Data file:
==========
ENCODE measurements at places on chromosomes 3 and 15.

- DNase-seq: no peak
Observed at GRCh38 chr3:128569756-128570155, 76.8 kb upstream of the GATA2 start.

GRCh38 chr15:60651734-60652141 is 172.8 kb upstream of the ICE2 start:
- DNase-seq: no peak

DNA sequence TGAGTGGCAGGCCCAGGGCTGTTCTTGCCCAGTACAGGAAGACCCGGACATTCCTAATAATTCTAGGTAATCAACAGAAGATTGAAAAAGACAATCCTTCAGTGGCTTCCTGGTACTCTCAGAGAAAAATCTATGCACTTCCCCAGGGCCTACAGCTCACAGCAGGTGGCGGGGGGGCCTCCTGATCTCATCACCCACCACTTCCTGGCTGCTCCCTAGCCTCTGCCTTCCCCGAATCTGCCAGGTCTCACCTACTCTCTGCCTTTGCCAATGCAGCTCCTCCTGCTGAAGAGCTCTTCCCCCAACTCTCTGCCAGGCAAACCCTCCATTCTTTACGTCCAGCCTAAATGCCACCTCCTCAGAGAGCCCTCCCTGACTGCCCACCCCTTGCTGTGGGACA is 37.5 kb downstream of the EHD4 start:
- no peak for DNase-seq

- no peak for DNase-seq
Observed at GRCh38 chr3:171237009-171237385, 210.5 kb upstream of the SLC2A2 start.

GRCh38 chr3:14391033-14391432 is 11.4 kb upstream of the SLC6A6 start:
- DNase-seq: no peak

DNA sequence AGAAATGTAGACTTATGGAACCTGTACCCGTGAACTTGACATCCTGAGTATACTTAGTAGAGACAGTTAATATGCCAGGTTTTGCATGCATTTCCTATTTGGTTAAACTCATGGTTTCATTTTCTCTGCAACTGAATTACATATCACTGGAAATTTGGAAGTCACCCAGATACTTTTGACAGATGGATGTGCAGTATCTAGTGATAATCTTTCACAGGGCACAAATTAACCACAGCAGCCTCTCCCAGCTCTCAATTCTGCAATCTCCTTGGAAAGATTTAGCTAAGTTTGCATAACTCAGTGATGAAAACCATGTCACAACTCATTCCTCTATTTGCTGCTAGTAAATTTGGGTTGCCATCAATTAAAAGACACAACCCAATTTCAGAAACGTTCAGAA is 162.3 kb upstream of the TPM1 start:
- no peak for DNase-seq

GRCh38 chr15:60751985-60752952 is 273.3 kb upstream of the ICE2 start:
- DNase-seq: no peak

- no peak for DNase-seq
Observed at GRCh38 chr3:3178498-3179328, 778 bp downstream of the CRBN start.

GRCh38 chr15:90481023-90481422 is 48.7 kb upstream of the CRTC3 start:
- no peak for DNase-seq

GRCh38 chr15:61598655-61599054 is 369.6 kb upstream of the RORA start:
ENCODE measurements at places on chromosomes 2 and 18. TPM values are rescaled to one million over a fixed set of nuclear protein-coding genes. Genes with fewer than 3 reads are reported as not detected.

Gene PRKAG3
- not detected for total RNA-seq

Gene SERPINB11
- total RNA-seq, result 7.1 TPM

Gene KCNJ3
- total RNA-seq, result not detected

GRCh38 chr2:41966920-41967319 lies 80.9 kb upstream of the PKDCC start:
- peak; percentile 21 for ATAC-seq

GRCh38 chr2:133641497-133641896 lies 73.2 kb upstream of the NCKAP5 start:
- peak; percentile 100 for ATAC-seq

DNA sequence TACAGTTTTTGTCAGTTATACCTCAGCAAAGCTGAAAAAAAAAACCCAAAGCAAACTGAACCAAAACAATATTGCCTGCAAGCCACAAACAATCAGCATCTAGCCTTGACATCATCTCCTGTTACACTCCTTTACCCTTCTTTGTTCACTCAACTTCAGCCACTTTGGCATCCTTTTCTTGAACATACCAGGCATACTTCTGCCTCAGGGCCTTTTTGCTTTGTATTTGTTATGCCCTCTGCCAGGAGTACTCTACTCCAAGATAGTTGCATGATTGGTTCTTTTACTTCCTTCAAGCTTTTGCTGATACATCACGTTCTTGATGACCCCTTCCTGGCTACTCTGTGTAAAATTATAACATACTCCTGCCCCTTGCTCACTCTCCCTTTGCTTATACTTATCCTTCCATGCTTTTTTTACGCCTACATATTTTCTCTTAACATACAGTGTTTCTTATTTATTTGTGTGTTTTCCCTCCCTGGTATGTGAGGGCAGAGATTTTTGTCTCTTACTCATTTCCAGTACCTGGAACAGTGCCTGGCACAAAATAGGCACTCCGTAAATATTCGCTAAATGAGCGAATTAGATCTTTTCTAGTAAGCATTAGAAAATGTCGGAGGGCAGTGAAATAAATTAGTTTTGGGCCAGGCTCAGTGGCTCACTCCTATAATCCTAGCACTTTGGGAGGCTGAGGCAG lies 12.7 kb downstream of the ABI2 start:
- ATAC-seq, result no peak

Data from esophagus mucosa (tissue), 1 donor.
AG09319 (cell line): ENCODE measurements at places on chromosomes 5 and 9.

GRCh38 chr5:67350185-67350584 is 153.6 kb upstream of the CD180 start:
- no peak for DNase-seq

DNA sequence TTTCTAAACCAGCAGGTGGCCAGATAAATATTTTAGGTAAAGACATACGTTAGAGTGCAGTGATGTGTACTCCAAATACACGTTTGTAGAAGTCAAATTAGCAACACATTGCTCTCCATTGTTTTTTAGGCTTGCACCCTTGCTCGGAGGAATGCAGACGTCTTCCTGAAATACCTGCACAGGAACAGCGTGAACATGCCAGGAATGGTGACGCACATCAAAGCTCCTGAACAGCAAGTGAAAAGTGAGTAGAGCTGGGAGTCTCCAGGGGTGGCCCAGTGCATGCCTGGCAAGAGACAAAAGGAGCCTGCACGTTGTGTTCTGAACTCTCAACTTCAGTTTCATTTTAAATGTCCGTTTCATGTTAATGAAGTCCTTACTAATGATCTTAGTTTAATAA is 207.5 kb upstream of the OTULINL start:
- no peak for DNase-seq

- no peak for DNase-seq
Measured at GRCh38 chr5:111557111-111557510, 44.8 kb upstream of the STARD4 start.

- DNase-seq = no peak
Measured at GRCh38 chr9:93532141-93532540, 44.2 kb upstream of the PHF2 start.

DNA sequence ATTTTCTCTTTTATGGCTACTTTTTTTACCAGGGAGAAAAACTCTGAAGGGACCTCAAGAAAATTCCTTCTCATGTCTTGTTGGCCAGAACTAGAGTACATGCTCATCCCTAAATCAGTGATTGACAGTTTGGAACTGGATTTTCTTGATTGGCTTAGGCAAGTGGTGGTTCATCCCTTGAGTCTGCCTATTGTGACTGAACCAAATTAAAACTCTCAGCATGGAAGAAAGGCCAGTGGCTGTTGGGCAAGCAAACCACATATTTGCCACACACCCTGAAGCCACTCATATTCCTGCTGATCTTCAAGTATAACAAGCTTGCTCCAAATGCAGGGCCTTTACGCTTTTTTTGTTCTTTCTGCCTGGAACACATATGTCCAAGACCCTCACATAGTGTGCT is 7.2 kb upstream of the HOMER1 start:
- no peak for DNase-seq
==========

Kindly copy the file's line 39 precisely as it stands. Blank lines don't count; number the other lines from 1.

- no peak for DNase-seq